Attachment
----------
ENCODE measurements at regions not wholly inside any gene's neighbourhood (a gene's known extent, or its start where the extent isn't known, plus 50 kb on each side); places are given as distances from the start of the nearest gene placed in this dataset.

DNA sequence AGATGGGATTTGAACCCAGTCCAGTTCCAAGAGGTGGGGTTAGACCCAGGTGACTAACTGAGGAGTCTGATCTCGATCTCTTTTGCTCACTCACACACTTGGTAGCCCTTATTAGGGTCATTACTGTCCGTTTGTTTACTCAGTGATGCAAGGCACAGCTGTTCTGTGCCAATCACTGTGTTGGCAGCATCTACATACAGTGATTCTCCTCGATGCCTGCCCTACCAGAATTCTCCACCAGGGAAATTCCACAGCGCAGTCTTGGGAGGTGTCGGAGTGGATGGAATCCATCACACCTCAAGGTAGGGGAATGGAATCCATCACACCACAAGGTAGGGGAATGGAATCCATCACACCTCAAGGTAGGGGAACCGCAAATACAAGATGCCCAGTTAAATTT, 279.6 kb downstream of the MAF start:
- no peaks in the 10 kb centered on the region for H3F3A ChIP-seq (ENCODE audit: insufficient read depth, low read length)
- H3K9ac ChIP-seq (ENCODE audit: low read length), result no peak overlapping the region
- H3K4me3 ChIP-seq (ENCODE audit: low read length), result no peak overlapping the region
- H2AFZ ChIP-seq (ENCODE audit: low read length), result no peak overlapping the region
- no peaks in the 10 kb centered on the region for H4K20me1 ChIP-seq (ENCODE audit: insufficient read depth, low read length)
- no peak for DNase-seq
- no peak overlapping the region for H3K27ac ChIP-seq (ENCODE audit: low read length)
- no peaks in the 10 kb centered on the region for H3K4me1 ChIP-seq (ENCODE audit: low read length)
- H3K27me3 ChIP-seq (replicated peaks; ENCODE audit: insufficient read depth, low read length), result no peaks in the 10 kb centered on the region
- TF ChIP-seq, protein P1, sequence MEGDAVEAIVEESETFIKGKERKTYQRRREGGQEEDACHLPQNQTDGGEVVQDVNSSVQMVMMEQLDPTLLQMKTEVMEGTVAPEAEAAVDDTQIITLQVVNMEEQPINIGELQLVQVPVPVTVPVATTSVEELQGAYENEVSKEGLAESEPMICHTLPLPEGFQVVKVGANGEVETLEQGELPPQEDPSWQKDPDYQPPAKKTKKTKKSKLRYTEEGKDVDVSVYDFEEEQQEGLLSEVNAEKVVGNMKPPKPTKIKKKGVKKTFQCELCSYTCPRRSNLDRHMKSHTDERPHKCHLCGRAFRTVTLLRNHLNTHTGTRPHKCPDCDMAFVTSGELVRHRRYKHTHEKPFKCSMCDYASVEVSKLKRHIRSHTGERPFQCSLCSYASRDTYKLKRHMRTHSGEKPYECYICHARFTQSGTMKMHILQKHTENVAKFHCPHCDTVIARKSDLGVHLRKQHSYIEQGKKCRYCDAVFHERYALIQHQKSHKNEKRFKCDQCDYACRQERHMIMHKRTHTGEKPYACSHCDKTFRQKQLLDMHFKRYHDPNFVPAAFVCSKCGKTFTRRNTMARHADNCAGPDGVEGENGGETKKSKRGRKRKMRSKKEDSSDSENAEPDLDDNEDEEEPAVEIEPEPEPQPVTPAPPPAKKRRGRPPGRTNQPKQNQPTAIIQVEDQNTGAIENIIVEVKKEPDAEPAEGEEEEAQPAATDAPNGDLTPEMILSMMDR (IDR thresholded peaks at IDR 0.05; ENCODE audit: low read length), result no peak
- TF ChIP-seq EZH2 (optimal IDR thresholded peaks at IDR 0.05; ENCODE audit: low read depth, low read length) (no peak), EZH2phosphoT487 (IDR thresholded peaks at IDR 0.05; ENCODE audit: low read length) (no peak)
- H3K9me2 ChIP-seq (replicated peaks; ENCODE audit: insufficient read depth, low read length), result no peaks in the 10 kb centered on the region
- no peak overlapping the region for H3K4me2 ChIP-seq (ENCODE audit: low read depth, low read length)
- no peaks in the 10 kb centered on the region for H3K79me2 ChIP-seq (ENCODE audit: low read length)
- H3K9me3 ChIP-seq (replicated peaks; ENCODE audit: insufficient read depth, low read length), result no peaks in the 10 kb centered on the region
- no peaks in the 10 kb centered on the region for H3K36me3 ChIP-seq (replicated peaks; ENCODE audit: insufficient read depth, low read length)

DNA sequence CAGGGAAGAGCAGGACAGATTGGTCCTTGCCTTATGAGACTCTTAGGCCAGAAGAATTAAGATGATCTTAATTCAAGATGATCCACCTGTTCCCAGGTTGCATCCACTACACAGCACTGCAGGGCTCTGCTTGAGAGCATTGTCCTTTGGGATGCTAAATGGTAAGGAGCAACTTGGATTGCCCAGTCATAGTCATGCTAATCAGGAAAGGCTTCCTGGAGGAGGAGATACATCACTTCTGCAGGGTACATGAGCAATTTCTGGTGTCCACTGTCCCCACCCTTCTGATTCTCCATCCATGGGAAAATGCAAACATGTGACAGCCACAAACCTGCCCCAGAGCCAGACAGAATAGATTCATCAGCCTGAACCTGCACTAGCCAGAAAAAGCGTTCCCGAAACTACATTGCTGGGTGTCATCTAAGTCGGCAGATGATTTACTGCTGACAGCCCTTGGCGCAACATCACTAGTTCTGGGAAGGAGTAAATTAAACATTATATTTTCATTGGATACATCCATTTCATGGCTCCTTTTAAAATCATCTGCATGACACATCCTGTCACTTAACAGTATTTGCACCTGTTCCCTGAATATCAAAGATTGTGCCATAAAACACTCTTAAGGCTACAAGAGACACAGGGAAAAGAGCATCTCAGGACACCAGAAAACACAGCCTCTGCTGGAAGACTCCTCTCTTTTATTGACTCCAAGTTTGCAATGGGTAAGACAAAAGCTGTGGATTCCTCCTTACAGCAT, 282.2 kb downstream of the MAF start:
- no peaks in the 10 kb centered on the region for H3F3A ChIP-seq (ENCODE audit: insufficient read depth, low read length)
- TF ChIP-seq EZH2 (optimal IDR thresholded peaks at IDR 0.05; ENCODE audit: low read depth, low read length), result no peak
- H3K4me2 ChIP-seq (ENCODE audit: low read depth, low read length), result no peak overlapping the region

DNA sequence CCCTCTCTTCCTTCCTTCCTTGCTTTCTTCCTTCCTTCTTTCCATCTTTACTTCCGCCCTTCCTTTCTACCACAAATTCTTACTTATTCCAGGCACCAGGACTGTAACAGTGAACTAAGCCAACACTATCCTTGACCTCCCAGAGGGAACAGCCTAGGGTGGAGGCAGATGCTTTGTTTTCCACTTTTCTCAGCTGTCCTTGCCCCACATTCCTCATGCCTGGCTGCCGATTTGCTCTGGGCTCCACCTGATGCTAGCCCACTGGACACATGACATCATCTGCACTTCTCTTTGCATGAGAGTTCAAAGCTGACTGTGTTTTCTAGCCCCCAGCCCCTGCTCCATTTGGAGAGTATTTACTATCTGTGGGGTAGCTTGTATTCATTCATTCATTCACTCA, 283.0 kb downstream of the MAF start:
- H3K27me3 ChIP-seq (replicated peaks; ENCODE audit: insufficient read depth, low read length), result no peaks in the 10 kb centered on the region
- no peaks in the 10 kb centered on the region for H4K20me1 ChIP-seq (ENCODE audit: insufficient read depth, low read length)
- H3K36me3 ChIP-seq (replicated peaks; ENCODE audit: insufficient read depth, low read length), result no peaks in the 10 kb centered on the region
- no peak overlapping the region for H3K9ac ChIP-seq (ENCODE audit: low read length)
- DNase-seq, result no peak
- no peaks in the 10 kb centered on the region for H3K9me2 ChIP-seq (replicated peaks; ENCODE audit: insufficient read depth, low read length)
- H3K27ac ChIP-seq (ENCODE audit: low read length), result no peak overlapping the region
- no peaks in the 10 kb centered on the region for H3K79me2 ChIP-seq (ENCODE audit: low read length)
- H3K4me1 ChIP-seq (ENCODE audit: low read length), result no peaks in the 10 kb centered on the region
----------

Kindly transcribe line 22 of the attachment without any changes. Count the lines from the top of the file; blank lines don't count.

- H3K4me2 ChIP-seq (ENCODE audit: low read depth, low read length), result no peak overlapping the region